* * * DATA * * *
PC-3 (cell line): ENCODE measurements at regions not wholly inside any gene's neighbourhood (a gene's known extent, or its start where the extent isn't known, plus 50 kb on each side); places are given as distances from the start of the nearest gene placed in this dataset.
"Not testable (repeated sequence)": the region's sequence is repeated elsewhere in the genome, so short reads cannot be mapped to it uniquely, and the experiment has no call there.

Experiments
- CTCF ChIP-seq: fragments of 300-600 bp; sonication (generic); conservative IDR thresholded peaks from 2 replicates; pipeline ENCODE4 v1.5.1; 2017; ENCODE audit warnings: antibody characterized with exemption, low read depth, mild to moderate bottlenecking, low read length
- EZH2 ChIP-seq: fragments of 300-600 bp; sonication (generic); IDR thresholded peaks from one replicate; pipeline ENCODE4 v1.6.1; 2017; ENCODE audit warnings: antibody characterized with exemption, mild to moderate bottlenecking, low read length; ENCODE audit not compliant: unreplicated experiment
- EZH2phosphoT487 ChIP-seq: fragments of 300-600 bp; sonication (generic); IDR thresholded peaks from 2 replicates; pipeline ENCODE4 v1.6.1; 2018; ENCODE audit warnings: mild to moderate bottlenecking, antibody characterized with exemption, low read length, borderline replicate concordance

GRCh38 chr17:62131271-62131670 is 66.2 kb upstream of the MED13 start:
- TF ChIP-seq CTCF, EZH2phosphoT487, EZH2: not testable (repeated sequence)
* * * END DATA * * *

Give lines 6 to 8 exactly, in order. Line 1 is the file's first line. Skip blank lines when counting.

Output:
- EZH2phosphoT487 ChIP-seq: fragments of 300-600 bp; sonication (generic); IDR thresholded peaks from 2 replicates; pipeline ENCODE4 v1.6.1; 2018; ENCODE audit warnings: mild to moderate bottlenecking, antibody characterized with exemption, low read length, borderline replicate concordance

GRCh38 chr17:62131271-62131670 is 66.2 kb upstream of the MED13 start:
- TF ChIP-seq CTCF, EZH2phosphoT487, EZH2: not testable (repeated sequence)